Remember the sights, smells, and sounds of summer?

From our September 2015 issue

By June Chamberland – Prince George, B.C.

I’ve been sitting outside in the warm sunshine, reminiscing about the “good old days” on the farm in Manitoba.

I recall the tinkling of cow bells from out on our quarter section of land as they eat their last bit of grass before bedding down for the night.

Other sounds that come to mind are the croaking frogs down in the slough, filled with water from the spring; beautiful robins singing happily in tall leafy poplars by the road; the baaing of the lambs for their mothers; and the call of the whip-poor-will.

Thinking of the smells, I recall the sweet fragrance of white blossoms of Saskatoon bushes and chokecherry trees all down the road from our place early in the spring. Towards the end of the school year, there were pink wild roses with their fragrant aromas.

Dad built a little log house on one-half of the foundation that had once held our grandpa’s large house. It had burnt down. On the other half of the foundation at one time, mom had a flower garden.

Kids tried eating different things

She had all kinds of mixed flowers: poppies, bachelor’s-buttons, baby’s breath, California poppies, and the sweet-smelling mignonette. In time, some purple Hesperus took over and the whole area was filled with lovely mauve flowers. The smell was heavenly, to say the least.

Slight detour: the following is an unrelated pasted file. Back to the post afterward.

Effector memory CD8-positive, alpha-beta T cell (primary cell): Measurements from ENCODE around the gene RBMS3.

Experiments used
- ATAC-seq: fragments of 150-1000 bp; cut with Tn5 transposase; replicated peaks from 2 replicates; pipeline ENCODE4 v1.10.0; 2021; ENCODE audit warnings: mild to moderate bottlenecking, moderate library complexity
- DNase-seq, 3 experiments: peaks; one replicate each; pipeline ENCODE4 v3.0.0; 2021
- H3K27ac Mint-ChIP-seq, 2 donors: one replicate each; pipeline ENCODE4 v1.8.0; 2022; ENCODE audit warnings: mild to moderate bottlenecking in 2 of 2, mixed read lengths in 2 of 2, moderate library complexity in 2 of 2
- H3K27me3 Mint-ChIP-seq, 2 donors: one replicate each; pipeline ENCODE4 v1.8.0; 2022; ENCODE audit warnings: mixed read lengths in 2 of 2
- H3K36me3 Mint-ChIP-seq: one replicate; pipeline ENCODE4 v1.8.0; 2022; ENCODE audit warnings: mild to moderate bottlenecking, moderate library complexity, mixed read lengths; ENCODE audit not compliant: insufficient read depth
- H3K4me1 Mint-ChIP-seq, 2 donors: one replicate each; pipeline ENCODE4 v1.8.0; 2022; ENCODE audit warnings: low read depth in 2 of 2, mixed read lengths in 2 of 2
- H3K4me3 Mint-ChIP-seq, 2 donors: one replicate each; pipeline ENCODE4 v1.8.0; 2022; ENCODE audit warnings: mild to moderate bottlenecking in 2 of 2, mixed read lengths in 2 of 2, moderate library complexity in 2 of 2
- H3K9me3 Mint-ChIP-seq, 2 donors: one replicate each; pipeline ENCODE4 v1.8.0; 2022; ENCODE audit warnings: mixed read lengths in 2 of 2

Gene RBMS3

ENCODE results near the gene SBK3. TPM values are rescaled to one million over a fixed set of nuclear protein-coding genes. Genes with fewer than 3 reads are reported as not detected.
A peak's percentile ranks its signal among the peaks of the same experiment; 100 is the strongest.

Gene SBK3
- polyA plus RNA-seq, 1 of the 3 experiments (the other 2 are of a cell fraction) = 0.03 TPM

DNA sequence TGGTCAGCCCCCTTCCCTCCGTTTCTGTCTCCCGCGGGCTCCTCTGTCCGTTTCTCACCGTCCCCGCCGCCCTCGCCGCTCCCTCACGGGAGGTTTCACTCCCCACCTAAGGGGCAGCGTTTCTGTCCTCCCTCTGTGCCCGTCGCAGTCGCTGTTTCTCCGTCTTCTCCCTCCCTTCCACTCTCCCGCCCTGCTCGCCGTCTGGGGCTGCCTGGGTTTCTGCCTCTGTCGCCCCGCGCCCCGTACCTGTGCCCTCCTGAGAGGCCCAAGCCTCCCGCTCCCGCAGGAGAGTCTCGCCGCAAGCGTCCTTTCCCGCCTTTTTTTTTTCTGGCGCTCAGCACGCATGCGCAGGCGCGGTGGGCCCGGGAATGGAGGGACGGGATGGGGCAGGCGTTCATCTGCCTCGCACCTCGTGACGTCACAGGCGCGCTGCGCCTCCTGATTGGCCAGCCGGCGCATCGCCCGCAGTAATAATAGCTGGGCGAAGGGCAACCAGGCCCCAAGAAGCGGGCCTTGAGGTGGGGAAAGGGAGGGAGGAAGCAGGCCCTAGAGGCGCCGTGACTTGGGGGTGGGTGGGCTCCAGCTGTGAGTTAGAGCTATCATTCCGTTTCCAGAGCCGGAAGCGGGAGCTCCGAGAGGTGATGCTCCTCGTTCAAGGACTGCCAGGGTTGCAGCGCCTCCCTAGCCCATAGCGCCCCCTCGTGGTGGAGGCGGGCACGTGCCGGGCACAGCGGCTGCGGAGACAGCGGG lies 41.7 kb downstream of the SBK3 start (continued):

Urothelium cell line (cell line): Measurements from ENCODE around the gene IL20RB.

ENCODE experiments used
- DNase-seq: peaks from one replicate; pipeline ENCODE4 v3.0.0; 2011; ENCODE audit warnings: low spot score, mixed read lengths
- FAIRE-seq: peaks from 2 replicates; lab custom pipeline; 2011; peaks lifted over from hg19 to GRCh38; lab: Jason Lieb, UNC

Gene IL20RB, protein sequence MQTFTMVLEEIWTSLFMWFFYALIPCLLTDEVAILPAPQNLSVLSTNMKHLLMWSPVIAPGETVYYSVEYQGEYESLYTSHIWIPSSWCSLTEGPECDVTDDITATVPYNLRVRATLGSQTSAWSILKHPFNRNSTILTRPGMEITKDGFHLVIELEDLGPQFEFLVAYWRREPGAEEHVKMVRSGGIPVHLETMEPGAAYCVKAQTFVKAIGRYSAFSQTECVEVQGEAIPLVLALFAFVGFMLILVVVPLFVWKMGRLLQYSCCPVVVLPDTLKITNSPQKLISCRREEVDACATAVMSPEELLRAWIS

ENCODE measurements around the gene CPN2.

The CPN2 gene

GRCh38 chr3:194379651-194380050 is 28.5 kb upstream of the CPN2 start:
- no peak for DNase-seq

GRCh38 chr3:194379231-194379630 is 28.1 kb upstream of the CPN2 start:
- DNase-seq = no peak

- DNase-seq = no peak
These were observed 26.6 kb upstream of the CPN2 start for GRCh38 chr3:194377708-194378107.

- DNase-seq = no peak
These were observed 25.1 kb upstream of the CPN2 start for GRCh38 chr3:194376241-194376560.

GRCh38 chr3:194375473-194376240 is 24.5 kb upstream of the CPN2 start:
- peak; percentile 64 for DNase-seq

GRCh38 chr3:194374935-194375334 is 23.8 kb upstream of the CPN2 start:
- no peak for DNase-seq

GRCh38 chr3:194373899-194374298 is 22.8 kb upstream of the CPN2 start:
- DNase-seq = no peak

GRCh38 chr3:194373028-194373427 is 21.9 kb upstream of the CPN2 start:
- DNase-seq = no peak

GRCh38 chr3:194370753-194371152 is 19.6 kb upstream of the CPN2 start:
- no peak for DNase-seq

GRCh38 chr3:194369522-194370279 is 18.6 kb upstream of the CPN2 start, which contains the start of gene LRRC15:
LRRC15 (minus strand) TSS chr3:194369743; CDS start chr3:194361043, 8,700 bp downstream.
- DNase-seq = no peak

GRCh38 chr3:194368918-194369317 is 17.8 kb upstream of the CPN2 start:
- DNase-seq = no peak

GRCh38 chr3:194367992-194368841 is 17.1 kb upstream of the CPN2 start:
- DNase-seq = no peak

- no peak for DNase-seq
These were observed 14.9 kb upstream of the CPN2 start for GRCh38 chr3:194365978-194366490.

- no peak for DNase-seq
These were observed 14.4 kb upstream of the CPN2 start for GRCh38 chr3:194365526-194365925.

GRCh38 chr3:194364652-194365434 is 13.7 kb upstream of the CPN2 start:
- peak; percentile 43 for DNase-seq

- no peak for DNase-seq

There was also the smell of fresh hay drying from the slough. We had one tiny slough. Dad named “Slough in the Bush” and it was filled with wild mint and hay.

As children, we tried eating many different things. Pulling the cowslip blossoms from their stems, we sucked the nectar from the end of the flower. We ate rose petals in spring and in the fall, we ate the outside of the ripened rosehips. I still do this.

We’d pull out blades of grass and chew on the white end and spruce gum was another thing we tried. I guess as a very young man my dad chewed spruce gum. Wild berries were eaten whenever we could. We ate these while walking home from school until our mouths were black or brown from their juice.

As kids, we’d go to the granary and eat handfuls of ‘shorts,’ a type of husk from a grain and made into meal. This would be fed to pigs and chickens. One thing we tried a few times was to lick the cows’ white salt block.

Lit up the night sky

Fireflies were really something to see on a summer’s night as they flitted to and fro, their lights twinkling on and off. It was quite the spectacle.

Lightning storms were incredible for us kids. We’d watch the lightning crackle down through the sky or across it, and when there was sheet lightning it was even more awesome. The yard, field, and everything around was lit up almost as light as day, although the thunder rolling and crashing could be scary at times.

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